Objectives: To describe the management of threatened preterm delivery (TPD) in France 3 years after publication of the French guidelines and to analyse the factors of variation of the practices observed.
Design: Population-based study.
Setting: Representative sample of French maternity units. The study included 107 hospitals, accounting for 20% of all French maternity units.
Population: Women hospitalised for TPD during May 2005.
Methods: Cross-sectional national practice survey.
Results: Of the 734 admissions for TPD, 12.1% involved premature rupture of membranes and 12.9% were in utero transfers. Women admitted for TPD accounted for roughly 6% of all annual deliveries, regardless of the unit's level of care, and 42.4% of these women delivered preterm: none delivered before 32 weeks in level 1 maternity units, 11.6% in level 2 and 88.4% in level 3. Transvaginal cervical ultrasound was performed for 54.5% of the women with intact membranes. Tocolysis was administered in 87.1% of women with intact membranes, with 45.6% of such women receiving this intervention for longer than 48 hours. First-line tocolytics used were calcium channel blockers (53.7%), beta-agonists (34.7%) or atosiban (8.8%), but their distribution differed substantially according to level of care. Maintenance tocolysis was administered to 385 women (59.8%) with intact membranes. Of the women admitted before 34 weeks, 21.1% did not receive corticosteroids.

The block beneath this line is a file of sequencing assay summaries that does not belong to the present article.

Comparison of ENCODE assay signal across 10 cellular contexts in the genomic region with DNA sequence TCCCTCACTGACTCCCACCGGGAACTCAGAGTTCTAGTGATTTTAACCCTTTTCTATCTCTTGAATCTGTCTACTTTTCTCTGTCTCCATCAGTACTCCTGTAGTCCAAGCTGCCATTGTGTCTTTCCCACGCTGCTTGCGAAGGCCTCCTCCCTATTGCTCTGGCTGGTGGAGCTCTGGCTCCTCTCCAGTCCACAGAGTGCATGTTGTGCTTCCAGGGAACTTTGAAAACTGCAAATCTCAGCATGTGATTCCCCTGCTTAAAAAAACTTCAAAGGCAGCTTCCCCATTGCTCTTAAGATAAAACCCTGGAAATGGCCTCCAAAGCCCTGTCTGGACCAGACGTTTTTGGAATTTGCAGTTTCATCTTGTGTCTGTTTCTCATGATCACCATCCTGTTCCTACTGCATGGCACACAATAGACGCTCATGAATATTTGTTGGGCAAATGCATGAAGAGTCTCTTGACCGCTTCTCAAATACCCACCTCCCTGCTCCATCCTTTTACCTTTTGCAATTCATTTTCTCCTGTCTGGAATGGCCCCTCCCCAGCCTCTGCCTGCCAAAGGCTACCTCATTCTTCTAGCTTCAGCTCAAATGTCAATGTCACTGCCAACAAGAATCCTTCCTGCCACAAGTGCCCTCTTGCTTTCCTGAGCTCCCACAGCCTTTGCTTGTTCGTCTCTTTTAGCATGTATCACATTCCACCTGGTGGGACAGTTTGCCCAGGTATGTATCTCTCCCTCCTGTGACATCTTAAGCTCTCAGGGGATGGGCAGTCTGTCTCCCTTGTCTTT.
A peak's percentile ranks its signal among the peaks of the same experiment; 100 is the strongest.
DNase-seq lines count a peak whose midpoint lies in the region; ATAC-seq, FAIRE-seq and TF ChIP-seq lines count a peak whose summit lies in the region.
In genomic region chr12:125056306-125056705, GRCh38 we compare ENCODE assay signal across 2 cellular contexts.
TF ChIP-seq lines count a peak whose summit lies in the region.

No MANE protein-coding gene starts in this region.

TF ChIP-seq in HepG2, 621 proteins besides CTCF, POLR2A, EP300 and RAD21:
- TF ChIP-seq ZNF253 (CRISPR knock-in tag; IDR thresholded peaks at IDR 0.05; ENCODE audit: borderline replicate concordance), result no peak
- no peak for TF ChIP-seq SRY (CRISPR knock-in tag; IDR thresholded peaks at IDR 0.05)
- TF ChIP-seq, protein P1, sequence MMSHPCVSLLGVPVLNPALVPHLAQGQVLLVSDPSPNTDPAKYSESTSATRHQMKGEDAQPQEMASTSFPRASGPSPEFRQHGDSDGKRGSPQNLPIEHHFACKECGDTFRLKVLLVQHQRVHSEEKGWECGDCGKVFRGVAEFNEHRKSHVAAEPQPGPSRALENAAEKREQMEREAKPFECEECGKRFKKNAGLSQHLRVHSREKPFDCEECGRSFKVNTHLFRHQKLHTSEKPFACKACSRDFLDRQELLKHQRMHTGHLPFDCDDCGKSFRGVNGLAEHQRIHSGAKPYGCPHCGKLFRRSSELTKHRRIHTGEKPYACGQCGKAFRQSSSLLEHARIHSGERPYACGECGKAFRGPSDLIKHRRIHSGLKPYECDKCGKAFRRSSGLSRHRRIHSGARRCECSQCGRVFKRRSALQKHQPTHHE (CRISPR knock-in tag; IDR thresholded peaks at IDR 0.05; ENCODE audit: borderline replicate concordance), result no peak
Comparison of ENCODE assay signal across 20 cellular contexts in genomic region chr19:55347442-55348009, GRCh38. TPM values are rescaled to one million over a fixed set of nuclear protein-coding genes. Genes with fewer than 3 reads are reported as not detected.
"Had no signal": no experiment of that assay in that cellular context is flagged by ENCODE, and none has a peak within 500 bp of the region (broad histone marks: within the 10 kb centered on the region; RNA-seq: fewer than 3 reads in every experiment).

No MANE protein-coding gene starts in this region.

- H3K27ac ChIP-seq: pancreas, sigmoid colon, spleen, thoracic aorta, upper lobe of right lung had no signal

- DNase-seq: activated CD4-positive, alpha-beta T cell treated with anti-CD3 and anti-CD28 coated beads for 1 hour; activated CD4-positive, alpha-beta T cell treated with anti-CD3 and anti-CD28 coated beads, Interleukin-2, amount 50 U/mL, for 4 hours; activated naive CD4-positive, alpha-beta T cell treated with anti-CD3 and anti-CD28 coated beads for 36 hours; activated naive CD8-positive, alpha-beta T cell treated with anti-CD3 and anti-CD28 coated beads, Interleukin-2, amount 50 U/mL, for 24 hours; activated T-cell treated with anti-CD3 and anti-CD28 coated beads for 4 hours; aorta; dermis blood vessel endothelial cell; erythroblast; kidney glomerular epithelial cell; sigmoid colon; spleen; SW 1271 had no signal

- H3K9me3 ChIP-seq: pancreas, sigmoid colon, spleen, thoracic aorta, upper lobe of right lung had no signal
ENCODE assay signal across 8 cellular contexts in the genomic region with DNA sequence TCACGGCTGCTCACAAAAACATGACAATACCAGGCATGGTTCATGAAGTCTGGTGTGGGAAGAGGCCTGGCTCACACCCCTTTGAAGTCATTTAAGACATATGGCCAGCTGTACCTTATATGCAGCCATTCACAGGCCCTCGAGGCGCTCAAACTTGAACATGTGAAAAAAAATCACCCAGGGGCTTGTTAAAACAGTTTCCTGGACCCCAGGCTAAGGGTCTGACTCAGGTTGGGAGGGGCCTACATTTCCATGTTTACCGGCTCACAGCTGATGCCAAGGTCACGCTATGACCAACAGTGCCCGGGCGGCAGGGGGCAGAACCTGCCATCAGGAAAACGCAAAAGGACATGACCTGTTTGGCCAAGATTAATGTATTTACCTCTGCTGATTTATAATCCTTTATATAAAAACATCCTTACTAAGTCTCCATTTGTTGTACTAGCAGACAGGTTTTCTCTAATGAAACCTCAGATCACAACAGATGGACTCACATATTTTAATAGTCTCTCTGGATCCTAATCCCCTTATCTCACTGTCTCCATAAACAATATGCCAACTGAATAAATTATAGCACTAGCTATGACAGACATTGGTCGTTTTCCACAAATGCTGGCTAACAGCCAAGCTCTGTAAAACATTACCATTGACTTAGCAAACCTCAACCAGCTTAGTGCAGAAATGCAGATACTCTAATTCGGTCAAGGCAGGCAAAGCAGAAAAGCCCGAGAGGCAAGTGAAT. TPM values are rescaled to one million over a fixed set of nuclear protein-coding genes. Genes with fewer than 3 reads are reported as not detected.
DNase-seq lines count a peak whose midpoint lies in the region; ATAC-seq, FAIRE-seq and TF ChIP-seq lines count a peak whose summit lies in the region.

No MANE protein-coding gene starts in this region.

Conclusions: Practices for the management of TPD vary widely and appear to depend on the level of care. Some practices appear less than optimal, especially those related to duration of tocolysis, maintenance tocolysis, antenatal corticosteroid and use of cervical ultrasound.